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    Morning Links: Mobsters and Dealers Edition

    The Isabella Stewart Gardner Museum. VIA WIKIMEDIA COMMONS

    The Isabella Stewart Gardner Museum.

    VIA WIKIMEDIA COMMONS

    ART CRIMES

    The FBI has been trying to pressure supposed mobster Robert Gentile into working with them on the Isabella Stewart Gardner case, and now he claims that they tried to trick him into illegally buying a gun. [ABC News]

    “What do a Manhattan-based billionaire, a naked Russian model, and a loaded gun have to do with one of the biggest tax fraud trials in French history now underway in Paris?” The art-dealing Wildenstein family, of course! [The Daily Beast]

    According to convicted art forger Shaun Greenhalgh’s memoir, the secret to a great fake means more than just creating a decent lookalike work. It also means creating a false world that surrounds it. [The New Republic]

    THE PERENNIAL ART-MARKET BUBBLE QUESTION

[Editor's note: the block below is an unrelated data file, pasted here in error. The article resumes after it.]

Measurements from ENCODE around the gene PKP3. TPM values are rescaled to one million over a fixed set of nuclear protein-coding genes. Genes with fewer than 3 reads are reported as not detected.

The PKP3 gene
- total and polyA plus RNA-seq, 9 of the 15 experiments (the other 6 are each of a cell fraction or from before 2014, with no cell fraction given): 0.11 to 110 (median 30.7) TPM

Could an art-market bubble be forming and getting ready to burst? Researchers at the University of Luxembourg may have the data to prove it. [Phys.Org]

    HERE’S WHAT THOMAS KRENS IS UP TO

    Thomas Krens has officially unveiled the plans for his for-profit Global Contemporary Art Museum, which may be open in the Berkshires in 2018. [The Observer]

    RETROSPECTIVES

    Here’s the story of how LACMA and the Whitney worked together on an enormous Frank Stella piece from 1984. [Unframed]

    Holland Cotter on Walid Raad’s MoMA retrospective, which he calls “a set of fantastic tales spun from a few hard facts, with the live equivalent of an operatic mad scene at the center.” [The New York Times]

    It’s not quite a retrospective, but here’s a look at Ugo Rondinone’s ode to his partner, John Giorno, which is in its final days at the Palais de Tokyo. [Contemporary Art Daily]

    UPCOMING SHOWS IN NEW YORK

    Mark Flood discusses curating a new show at Marlborough Chelsea titled “The Future Is Ow” and his feelings about collectors. “The great thing about young art is that you can buy it by the wheelbarrow,” he says. [The Observer]

    Thrown-out Christmas trees will now become a part of Michael Neff’s Suspended Forest, an installation at the Knockdown Center, in Queens. [Artinfo]

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